What an interesting and inspiring assignment! I was impressed early on in the reading of the testimonies by the outpouring of sincere gratitude expressed in all these testimonies. I could feel the gratitude coming to me from the pages; gratitude for Mrs. Eddy, gratitude for Science and Health, gratitude for Christian Science, gratitude for Church services, gratitude for Sunday School and Sunday School teachers, gratitude for Christian Science practitioners, gratitude for the periodicals, gratitude for class instruction, gratitude for healing power.
While I have felt that I too have great gratitude for all of this, it made me think about it, and it made me more aware of what we have as well as deepening my feelings of gratitude for all the many blessings we are privileged to receive through Christian Science.
I was particularly impressed by one testimony I read early on in this assignment that started out “I am indeed grateful that from a very early age I was sent by my mother to a Christian Science Sunday School. The truths of Christian Science which I learned there will always remain with me, and I must express heartfelt gratitude for those consecrated teachers who were always so loving, understanding, and ready to help.” (Vol XLV, No 9 Feb 27, 1943)
As a former Sunday School student and a present Sunday School teacher, this meant much to me, and opened my thought to pray about what appears to be a somewhat lackadaisical attitude toward Sunday School in many of our churches and societies these days, at least in the Sunday Schools I am hearing about. In reading the testimonies, I became more aware of how many of them expressed gratitude for the teachings that had been learned at Sunday School.
Another aspect of these testimonies that greatly impressed me was the often quick or instantaneous nature of the healings that came to people with no prior knowledge of Christian Science. I considered on what it was that brought these quick healings to newcomers to Christian Science, and I concluded that a prime reason was the willingness to learn and accept this Truth in their lives.
My mother was involved in, what appeared to be, a very bad automobile accident before she was married. She was told that her pelvis was crushed, and that she would be lucky to walk again, but she would never be able to dance again, nor would she be able to have children. She told me that she had to wear a brace in order to keep her internal organs in place. A short while after this, someone suggested that she go see a Christian Science practitioner because she might be able to heal my mother.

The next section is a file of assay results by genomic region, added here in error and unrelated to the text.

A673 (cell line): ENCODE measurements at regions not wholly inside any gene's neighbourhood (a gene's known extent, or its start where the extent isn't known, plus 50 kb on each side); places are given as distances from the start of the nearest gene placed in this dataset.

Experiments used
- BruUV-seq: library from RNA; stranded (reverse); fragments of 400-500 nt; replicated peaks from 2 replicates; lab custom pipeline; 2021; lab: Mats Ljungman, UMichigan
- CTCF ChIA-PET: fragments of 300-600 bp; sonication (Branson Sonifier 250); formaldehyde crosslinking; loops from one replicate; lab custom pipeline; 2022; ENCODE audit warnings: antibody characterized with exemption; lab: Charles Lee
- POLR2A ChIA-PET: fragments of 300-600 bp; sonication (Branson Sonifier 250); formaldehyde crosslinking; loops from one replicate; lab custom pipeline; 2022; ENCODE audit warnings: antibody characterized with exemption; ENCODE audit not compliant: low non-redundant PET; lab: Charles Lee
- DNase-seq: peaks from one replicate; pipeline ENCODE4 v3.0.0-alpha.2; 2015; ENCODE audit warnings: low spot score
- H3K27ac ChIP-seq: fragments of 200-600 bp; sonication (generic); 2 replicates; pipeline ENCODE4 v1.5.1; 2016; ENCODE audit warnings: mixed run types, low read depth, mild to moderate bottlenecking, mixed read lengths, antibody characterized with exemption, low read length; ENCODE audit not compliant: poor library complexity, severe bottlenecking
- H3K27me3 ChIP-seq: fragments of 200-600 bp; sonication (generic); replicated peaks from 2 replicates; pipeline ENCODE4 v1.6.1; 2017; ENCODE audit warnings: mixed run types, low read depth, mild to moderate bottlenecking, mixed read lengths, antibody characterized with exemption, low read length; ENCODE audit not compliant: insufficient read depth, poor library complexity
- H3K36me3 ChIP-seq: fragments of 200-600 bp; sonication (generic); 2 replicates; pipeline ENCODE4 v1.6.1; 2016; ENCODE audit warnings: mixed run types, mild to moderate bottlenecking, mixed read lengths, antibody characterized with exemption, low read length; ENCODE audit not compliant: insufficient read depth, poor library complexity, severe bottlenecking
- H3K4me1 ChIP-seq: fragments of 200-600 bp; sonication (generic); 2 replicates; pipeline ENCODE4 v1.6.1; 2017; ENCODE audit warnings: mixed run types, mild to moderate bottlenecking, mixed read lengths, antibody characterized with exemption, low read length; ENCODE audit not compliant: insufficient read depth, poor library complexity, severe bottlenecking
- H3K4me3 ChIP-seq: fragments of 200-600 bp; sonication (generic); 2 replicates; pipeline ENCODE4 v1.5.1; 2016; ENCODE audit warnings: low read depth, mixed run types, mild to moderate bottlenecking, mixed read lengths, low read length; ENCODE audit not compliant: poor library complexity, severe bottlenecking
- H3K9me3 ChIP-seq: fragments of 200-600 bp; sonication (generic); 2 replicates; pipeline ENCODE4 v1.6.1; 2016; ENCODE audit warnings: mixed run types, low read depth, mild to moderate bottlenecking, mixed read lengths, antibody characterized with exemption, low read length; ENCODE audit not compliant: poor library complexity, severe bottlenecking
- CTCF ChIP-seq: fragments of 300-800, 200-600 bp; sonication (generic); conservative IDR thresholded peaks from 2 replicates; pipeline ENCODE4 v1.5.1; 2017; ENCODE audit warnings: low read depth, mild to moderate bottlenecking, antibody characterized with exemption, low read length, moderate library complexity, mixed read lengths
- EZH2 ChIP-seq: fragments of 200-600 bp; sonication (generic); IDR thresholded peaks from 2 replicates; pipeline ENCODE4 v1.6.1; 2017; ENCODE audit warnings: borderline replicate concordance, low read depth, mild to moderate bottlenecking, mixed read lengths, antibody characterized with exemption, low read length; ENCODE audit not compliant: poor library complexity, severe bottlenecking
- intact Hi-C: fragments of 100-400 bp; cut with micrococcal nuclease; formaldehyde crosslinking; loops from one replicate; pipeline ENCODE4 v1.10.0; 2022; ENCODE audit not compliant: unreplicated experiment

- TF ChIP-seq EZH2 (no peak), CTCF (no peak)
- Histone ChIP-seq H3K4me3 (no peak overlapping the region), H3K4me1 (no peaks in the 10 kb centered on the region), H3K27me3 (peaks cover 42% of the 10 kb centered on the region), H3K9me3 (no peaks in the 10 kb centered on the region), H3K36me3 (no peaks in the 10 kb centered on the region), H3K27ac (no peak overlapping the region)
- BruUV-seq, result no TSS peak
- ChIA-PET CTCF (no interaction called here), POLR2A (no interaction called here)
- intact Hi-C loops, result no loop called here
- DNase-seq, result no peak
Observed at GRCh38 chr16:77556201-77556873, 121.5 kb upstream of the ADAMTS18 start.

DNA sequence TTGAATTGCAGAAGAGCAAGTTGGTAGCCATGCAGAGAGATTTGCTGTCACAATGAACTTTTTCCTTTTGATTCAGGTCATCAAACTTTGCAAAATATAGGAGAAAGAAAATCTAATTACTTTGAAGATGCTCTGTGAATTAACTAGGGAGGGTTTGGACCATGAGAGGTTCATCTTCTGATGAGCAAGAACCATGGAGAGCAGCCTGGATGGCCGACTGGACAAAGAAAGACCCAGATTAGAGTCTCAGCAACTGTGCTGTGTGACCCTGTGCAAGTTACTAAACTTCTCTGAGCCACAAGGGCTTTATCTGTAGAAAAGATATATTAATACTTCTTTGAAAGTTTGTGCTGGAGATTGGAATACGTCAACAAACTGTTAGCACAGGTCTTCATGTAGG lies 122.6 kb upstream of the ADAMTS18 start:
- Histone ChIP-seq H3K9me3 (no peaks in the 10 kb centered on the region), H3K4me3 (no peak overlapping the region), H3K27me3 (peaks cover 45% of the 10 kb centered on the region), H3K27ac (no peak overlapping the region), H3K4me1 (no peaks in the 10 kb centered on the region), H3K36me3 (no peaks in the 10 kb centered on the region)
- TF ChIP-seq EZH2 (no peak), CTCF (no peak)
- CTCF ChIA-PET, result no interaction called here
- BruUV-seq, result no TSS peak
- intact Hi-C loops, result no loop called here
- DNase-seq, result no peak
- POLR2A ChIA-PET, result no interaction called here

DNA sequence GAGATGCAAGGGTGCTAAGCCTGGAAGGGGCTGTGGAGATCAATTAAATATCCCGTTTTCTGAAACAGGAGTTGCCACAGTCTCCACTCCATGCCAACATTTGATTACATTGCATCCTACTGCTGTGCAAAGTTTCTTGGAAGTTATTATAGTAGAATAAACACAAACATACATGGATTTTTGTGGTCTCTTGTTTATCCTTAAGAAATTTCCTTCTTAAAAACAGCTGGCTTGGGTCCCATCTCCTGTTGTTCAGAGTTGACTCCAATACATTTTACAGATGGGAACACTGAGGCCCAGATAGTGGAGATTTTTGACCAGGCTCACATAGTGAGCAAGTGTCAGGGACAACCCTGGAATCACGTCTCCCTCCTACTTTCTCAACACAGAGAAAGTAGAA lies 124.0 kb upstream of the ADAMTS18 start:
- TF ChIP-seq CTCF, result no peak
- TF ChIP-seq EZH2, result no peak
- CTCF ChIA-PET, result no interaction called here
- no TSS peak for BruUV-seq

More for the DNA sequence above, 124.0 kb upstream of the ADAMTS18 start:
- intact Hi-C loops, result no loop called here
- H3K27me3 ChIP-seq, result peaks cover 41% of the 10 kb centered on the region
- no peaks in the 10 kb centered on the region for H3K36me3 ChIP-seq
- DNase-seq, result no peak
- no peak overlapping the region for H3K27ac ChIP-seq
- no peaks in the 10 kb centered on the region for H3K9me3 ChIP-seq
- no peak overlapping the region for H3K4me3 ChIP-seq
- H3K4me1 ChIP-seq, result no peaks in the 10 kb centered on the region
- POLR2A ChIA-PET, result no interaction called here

My mother did go see this practitioner, and was greatly impressed with what she was told. She said that she just “drank it in.” A short while after working with the practitioner, she discarded the brace without any negative effects whatever. She was soon completely healed. Since I am here, we know that the doctor’s prophesy about her not being able to have children was rendered null and void. She also danced again in ballet performances as before.
Nevertheless, I noticed that both in the testimonies I was reading, and in my mother’s experience, there were times when later healings took much more time to be accomplished, and I thought about why this might have been so.
Two things came to me. The first was the parable about the sower and the seed that Jesus told to his followers. (Luke 8:5-15) These people had been healed because the Truth and Love found just wiped away all fear or acceptance of erroneous concepts. However, some had to till the “soil” deeper, some to clear out the stones and rocks already imbedded in their thinking, and some to build their defenses against the thoughts of apathy and procrastination. That which would say, “I know I have things that need to be corrected, but I am good for now, and will work on them later; or as Mrs. Eddy called it in her Message for 1900 (p. 9), “a more convenient season.”
The second thought that came to me concerning the apparent need of time in order to be healed came as a result of some extra-curricular activity in regard to our assignment. I tended to read more than the testimonies, including the letters from the military servicemen and the Chaplains as well as some of the Signs of the Times, and now and then, an article that would catch my eye. I was looking back for one testimony I remembered and wanted to read again, and I came upon an editorial titled “Felling the Big Trees” in the May 15, 1943 Sentinel.
In this editorial, it was pointed out that we sometimes think all it takes to fell a tree is to go up to it and chop or saw away, and down it comes. However, in reality, the tree is often imbedded in weeds or vines or brush needing to be cleared away before chopping of sawing can be done. It points out that we sometimes approach our healing work in this same way endeavoring to heal a specific claim when there are many “weeds” and much “brush” that need to be cleared out of consciousness first.
I noticed that this was illustrated in many of the testimonies I was reading, but this article made the system of healing apparent. I applied it to my own healing work of claims that continued to linger, and results were amazing.
I am so grateful for this assignment. This work has revealed or reminded me of doors to re-open and paths to travel and explore.